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Thread: Find first term and common ratio of Geometric progression

  1. #1
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    Find first term and common ratio of Geometric progression

    Hi All,

    I need a hint for this one. I think I may be missing something here.

    Find the first term and common ratio if,

    $\displaystyle
    33S_5 = S_{10}
    $

    $\displaystyle
    S_{10} = S_9 + 5
    $

    Thanks for your help!
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  2. #2
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    Awetuouncsygg
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    Who are $\displaystyle S_5, S_9, S_{10}$? Write their formula using the first term (let's say $\displaystyle b_1$) and the ration (q), then you'll have a system of equations in two unknowns.
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  3. #3
    Senior Member Sambit's Avatar
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    I suppose $\displaystyle S_5,S_9,S_{10}$ are, respectively, the sum of first 5,9 and 10 terms--right?

    If this is the case and first term=$\displaystyle a$, ratio=$\displaystyle r$, then the sum of the GP series upto first $\displaystyle n$ terms will be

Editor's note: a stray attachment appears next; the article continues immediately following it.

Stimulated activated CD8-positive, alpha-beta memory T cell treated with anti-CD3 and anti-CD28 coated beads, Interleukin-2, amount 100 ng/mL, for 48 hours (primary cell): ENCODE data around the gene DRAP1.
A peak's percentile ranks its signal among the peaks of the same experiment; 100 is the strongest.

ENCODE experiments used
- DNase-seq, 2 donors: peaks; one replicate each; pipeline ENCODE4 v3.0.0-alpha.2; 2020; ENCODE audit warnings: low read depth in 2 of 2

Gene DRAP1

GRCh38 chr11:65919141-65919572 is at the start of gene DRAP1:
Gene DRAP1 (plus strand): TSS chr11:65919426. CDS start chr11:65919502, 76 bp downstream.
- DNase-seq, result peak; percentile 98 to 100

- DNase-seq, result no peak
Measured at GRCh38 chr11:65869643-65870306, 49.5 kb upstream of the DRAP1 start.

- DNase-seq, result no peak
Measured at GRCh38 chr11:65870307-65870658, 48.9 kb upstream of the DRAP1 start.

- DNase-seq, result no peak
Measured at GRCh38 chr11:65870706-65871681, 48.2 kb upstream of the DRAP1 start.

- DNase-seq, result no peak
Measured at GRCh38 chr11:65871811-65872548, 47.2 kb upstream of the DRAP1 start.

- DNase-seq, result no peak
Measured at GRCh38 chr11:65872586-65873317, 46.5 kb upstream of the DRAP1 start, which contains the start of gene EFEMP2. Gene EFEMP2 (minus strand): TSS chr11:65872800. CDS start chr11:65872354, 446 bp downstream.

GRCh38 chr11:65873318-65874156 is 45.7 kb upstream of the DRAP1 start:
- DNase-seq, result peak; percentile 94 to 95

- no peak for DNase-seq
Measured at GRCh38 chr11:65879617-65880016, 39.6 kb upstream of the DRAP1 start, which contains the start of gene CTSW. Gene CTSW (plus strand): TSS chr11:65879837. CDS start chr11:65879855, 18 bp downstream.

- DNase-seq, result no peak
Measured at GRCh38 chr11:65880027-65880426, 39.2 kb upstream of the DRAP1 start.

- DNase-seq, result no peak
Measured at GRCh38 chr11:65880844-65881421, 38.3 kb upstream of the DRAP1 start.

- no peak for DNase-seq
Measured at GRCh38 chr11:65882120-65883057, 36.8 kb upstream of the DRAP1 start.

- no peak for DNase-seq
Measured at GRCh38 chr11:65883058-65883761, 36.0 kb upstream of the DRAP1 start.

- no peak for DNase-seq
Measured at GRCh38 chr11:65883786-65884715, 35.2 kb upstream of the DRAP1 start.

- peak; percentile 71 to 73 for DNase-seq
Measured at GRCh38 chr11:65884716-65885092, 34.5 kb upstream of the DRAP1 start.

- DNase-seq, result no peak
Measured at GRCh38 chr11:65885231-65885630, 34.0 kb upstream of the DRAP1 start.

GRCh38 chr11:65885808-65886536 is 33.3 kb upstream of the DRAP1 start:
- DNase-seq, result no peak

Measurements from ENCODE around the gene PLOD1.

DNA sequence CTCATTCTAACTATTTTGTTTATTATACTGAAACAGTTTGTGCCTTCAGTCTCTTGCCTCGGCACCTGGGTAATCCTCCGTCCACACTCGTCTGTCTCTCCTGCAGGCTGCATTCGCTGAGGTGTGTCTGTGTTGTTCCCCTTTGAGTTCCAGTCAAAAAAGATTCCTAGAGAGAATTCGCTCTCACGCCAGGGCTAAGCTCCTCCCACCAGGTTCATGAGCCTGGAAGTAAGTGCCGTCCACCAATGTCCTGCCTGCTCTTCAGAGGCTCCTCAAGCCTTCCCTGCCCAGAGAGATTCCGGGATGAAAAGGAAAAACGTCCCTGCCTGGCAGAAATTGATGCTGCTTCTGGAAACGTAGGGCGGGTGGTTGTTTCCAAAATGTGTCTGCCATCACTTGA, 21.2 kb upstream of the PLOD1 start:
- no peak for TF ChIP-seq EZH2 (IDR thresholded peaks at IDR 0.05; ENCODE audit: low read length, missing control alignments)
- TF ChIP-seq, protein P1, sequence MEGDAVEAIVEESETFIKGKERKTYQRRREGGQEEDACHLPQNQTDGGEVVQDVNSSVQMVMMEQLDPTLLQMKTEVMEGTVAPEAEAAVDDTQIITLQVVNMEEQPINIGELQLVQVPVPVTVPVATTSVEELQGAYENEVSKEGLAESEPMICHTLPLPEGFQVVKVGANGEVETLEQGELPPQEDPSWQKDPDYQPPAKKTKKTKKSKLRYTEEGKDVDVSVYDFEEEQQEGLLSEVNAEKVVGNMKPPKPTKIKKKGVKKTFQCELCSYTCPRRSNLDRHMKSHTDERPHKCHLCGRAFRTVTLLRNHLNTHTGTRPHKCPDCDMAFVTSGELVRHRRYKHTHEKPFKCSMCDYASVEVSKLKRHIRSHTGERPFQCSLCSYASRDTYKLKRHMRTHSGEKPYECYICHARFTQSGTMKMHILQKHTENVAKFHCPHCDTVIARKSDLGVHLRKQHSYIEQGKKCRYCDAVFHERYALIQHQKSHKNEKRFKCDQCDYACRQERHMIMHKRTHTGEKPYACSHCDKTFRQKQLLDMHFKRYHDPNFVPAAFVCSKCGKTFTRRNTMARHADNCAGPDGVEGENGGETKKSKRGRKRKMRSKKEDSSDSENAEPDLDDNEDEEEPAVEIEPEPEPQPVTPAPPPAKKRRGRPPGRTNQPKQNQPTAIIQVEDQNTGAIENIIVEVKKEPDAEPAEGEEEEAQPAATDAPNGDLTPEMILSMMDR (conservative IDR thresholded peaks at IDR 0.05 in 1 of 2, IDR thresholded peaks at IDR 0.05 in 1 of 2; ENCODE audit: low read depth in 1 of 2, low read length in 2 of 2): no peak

$\displaystyle S_n=a+ar+ar^2+ar^3+...+ar^{n-1}$

    $\displaystyle =a[1+r+r^2+r^3+....+r^{n-1}]$

    $\displaystyle =a\frac{r^n-1}{r-1}$

    So your first equation reduces to $\displaystyle 33a\frac{r^5-1}{r-1}=a\frac{r^{10}-1}{r-1}$ and second equation reduces to $\displaystyle a\frac{r^{10}-1}{r-1}=a\frac{r^9-1}{r-1}+5$

    Solve these two equations to get $\displaystyle a$ and $\displaystyle r$.
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  4. #4
    Super Member
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    geometric progressions

    Hi mathguy80,
    Sambits first equation can be simplified to produce a quadratic equation in one unknown (r) SUbstitute r in the second to find a.


    bjh
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  5. #5
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    Thanks guys, That clears things up. The quadratic equation was the key. I was a little confused by the large power and thought I wouldn't be able to factorize. Substituting,$\displaystyle r^5 = p$ made it into a simple quadratic to solve!
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